Background: COVID-19 has brought the world to its knees, and there is an urgent need for new strategies to identify molecules capable of fighting the pandemic. During the last few decades, NMR (Nuclear Magnetic Resonance) spectroscopy has emerged as an intriguing structural biology instrument in the antiviral drug discovery field.
Objective: The review highlights how a variety of NMR-based tools can be employed to better understand viral machineries, develop anti-viral agents and set-up diagnostic and therapeutic routes.
Methods: Works summarized herein were searched through PubMed database and the Web.
Results: The review focuses on a subset of human viruses that have been largely studied through NMR techniques. Indeed, NMR solid- or solution-state methodologies allow to gain structural information on viral proteins and viral genomes either in isolation or bound to diverse binding partners. NMR data can be employed to set up structure-based approaches to design efficient antiviral agents inhibiting crucial steps of viral life cycle. In addition, NMR-based metabolomics analyses of biofluids from virus-infected patients let identify metabolites biomarkers of the disease and follow changes in metabolic profiles associated with antiviral therapy thus paving the way for novel diagnostic and therapeutic approaches.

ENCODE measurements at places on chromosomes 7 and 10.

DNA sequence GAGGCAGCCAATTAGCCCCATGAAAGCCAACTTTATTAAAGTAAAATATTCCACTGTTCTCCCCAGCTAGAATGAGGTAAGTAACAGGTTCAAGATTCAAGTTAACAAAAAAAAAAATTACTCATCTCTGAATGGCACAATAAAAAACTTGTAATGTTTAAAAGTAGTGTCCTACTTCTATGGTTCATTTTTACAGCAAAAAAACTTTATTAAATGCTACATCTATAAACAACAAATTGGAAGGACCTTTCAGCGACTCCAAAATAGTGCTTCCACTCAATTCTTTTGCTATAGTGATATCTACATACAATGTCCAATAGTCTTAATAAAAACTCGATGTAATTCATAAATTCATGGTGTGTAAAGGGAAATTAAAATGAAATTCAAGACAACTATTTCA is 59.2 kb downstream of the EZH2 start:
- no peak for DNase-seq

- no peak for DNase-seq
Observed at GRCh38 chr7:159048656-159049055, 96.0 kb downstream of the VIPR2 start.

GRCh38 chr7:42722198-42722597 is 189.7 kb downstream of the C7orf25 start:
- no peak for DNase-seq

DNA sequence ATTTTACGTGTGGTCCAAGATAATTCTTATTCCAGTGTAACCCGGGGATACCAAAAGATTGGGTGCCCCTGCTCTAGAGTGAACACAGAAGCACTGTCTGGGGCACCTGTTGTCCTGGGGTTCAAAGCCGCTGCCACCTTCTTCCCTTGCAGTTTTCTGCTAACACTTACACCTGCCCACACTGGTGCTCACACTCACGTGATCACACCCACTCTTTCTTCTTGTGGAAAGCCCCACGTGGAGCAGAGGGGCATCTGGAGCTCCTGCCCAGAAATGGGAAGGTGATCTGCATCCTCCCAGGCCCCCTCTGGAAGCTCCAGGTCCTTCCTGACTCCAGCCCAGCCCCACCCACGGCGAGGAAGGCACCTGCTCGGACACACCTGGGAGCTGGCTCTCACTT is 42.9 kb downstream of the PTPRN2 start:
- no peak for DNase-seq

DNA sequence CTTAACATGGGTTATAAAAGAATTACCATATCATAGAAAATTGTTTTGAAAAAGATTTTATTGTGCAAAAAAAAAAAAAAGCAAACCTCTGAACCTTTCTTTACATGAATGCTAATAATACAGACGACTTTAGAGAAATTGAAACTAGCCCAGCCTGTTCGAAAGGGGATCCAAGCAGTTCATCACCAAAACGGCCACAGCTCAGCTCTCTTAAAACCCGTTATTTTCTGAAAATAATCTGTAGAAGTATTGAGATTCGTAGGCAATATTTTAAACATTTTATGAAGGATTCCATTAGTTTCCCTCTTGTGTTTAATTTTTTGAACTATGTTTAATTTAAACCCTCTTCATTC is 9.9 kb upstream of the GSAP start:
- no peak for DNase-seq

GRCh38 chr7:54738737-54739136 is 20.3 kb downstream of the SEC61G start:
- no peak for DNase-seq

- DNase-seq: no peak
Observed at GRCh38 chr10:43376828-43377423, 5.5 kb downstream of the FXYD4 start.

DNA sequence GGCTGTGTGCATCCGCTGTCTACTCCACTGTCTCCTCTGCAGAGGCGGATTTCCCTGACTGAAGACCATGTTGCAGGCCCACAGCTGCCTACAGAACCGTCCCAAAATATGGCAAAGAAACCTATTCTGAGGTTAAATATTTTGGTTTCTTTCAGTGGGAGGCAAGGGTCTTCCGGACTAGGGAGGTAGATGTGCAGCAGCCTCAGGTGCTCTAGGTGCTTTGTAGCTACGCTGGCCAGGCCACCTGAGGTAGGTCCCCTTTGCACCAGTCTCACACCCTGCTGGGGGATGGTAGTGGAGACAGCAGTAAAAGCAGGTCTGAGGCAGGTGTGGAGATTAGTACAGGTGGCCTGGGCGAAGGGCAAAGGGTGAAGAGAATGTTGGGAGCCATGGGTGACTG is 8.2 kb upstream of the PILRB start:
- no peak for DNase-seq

Conclusion: Considering the NMR-based work conducted on different viruses, we believe that in the near future, much more NMR efforts will be devoted to discovering novel anti SARS-CoV-2 agents.